Judaism professor speaks out on bioethics


University of Judaism professor Elliot Dorff spoke to a full group at the University Student Union’s Flintridge Room on Tuesday morning about bioethics in the new technological era, and the way Judaism values and morals dictate medical ethics.

Jewish studies professor Jody Myers introduced Dorff, saying that after writing more than 150 articles and 12 books, he is well-known in the field of bioethics.

Dorff first gave a lengthy introduction to the topic, explaining that religion plays a large part in medical ethics.

He said the portion “lig” in the world “religion” is crucial in its original meaning of “to connect.”

“What religions do is they give you a picture of how you’re connected to the members of your family, the members of the community, the environment,” Dorff said. “Each of the various religions gives you a picture of who you are and who you want to be.”

He said that the subjects of religion, medicine, philosophy and ethics tie in to each other, relationships that he explores in his research.

“When we talk of secular medical ethics in America, we’re talking about western liberal philosophy,” he explained. “From a western liberal perspective, I’m an individual with rights.”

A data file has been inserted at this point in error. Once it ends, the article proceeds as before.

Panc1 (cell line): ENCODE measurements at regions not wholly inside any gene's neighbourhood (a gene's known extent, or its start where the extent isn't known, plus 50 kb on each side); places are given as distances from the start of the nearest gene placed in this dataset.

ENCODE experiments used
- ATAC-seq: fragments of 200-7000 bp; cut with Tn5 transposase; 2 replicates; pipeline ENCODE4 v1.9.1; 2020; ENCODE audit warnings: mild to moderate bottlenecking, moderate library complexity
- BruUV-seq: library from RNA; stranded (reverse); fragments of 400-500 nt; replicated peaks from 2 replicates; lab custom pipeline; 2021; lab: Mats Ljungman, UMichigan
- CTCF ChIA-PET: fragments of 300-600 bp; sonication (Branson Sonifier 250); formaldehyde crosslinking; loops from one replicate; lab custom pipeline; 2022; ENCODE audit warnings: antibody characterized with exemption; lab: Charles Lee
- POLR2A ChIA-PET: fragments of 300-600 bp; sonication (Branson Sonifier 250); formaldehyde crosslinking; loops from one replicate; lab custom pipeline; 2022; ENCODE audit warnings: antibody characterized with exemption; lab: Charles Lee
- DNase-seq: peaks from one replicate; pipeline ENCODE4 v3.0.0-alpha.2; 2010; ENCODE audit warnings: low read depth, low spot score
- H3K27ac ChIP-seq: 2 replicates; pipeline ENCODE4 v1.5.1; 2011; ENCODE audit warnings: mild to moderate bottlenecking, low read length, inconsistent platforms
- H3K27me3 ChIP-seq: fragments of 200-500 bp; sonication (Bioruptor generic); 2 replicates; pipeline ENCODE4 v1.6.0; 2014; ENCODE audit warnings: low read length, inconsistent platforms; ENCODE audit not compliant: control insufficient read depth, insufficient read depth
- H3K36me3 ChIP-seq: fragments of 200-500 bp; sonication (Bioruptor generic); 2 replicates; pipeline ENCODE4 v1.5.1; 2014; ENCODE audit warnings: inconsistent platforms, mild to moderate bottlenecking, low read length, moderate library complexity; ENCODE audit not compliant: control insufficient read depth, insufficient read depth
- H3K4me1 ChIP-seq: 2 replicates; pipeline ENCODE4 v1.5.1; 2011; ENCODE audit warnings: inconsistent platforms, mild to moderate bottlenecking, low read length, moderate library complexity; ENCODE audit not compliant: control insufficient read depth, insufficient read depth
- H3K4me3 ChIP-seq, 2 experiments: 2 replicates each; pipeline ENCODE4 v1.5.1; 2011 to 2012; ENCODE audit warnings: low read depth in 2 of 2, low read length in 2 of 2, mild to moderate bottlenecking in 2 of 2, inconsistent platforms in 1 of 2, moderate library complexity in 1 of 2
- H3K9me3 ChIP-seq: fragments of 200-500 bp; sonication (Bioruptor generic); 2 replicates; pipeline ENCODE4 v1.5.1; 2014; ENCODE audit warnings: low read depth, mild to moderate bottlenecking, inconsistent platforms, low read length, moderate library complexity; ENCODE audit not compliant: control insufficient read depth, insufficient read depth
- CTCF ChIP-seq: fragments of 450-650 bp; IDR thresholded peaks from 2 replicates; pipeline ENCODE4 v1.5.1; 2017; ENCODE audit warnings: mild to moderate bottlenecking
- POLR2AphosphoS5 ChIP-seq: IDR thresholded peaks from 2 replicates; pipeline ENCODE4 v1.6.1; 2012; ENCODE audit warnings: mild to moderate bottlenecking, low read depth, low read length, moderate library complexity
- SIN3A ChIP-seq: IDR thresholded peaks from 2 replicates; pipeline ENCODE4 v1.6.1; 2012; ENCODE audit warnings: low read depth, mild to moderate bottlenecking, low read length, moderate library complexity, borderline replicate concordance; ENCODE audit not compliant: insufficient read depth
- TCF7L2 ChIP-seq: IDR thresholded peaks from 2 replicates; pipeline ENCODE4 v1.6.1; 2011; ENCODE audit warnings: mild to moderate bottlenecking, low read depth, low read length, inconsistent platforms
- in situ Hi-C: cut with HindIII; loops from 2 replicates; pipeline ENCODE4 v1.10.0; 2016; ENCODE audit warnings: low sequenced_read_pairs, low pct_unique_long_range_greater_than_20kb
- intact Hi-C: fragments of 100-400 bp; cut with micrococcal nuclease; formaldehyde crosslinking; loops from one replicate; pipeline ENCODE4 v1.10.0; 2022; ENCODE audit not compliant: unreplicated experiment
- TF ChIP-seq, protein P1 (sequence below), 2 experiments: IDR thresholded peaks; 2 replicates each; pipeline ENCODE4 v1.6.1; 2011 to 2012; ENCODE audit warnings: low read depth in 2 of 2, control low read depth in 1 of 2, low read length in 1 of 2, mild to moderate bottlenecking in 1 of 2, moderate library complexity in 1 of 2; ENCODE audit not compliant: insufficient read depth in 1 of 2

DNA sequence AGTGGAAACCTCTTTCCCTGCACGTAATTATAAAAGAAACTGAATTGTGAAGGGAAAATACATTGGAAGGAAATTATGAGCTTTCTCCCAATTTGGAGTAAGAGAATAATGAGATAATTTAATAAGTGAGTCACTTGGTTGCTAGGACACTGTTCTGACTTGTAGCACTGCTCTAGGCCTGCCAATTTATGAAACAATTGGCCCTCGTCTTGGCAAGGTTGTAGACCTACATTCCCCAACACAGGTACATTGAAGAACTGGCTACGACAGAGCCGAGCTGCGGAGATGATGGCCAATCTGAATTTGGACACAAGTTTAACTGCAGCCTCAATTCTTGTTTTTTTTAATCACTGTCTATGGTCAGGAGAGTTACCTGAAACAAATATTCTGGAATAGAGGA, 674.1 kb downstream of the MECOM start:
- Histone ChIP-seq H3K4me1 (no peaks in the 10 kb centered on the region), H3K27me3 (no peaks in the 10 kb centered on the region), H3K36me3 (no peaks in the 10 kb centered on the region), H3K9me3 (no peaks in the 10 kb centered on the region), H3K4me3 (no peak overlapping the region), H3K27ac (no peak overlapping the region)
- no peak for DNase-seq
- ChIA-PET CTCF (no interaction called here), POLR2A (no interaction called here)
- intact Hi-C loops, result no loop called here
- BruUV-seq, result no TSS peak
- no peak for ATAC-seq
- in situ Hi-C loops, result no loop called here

He said that this plays into “the real issue is, ‘How do you know what the patient wants?'”

He said that making a distinction between perspectives is important in the relationship between medicine and ethics, an idea he later delved into by exploring the ethics behind both Judaism and Catholicism.

“When you are talking about religious ideas (and) medical ethics, you have to determine the perspective,” he said.

He also said that in researching bioethics, it is important to note the monumental changes in the field of medicine in the last century or so, including advances in antibiotics, public health and more in-depth surgeries.

He said that Judaism operates under some principles. The main one is that, in essence, the body belongs to God. As he said, there are three creators: one’s parents, and God. He said that God owns the body in life and death, though “during your lease on life, you’ve got free use of your body.”

As the individual’s body belongs to God, he or she cannot commit suicide or abuse alcohol and drugs. Dorff said that they can drink in moderation, though.

On the Catholic side, Dorff said that the religion’s ideal is “one who suppresses the body in order to cultivate the soul.”

Dorff said that from a bioethics standpoint, the Catholic Church opposes both abortion and artificial birth control.

He stressed the idea that doctors must think of the patient as a person. He said that less than 50 percent of what doctors suggest or prescribe to patients is actually followed, which emphasized his idea that the “doctor really must know the patient as a person.”